7. Clayton Burns from Vancouver, Canada writes: 1.Where in Ontario do we have honours life sciences high schools in which students would study Bruce Alberts on cell biology, for example, along with texts in genetics and biochemistry so as to accelerate their preparation for university? Such high schools would double as diagnostic centers where students would also learn about healthy lifestyles. Somehow, in Canada, we have managed to do the work exactly backwards. Even in the first two years of university, the teaching of biology is often slapdash. It is common to hear of students being asked to buy expensive texts, including Alberts on the cell, when these books are hardly being taught at all in the course. 2.Why can't high schools and universities integrate Medical Information Technology into their life sciences programs so that students would instinctively feel aversion for obsolete teaching methods and old-fashioned medical records? As long as we look in on the paper records in so many clinics in Vancouver, we will know the truth: no matter how brilliant the medical discoveries in cancer research, we still will not be able to adapt to the future just on the IT factor alone. 3.Why is it so difficult for the Provinces to set common standards in health care? What are the Charter implications of this failure? 4.What are the upstream causes of the incoherence in our health systems? One 'stem cell-style' determinant is obviously language, especially English and French. Anyone who sorts through the Public Service exams could only be dumbfounded by the triviality of the language component of the tests. The country is awash in garbage, LPI, TOEFL, made-up English, every pathology ever invented. How can life scientists be so oblivious to the effects of atrocious language teaching and testing? 5.When is the federal government going to make grants conditional on specific performance in IT, for example? How could we have a major grant regime in health sciences still with all of the helpless tinkering in electronic records?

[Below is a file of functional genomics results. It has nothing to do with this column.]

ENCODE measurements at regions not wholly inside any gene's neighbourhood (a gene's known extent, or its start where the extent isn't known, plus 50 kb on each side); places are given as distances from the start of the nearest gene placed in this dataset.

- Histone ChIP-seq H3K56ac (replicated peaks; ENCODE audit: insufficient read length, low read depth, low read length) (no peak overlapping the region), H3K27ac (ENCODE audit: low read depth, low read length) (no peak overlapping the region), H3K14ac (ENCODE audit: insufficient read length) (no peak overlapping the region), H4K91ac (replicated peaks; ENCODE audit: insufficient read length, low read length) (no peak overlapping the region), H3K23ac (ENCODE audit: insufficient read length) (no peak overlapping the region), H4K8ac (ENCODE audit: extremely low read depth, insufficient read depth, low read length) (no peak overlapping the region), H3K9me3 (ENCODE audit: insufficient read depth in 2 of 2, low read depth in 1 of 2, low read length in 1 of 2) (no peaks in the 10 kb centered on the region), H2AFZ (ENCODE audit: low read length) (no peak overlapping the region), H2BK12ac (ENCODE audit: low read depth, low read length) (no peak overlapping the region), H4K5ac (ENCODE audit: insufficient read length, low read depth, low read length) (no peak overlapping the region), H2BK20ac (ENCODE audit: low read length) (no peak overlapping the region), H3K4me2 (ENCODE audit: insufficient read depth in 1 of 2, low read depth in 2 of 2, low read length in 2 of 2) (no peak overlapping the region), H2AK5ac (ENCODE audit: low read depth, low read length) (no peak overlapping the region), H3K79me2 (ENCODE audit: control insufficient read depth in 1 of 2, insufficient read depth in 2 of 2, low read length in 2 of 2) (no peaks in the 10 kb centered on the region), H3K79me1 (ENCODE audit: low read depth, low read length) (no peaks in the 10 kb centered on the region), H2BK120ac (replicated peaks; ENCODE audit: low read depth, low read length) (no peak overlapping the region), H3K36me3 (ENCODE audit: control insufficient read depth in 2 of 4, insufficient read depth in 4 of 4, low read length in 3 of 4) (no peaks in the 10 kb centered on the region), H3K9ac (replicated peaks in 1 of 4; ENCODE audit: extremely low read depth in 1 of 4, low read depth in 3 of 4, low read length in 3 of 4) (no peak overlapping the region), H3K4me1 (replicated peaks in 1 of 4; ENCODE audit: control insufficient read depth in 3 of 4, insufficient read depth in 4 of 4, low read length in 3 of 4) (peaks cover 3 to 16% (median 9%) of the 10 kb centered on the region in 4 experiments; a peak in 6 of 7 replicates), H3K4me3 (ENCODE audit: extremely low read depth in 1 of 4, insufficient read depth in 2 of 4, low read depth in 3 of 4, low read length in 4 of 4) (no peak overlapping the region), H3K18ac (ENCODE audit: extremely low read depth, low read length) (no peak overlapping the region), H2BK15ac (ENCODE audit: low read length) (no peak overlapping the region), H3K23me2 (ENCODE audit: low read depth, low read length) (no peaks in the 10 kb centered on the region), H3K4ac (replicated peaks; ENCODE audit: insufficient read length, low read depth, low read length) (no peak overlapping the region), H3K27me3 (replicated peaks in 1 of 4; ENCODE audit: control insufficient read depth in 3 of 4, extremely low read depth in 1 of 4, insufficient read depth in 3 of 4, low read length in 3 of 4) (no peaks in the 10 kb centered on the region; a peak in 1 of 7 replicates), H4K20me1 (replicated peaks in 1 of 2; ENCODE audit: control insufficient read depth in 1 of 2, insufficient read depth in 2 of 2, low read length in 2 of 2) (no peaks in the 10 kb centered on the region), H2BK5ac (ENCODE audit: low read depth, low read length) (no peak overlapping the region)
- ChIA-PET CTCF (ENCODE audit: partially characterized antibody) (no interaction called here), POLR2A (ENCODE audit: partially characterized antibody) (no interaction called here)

8. Terry Dempsey from Vancouver, Canada writes: I am very pleased that you have opened up a dialogue about cancer with your readers. I think this should be very beneficial to both cancer patients as well create a tremendous awareness to the general public of the issues cancer patients face.

    As we all know early detection is the key and I know of several cases where a PET Scan has diagnosed early stage cancer which resulted in early treatment and saved or gave the cancer patient a longer life span.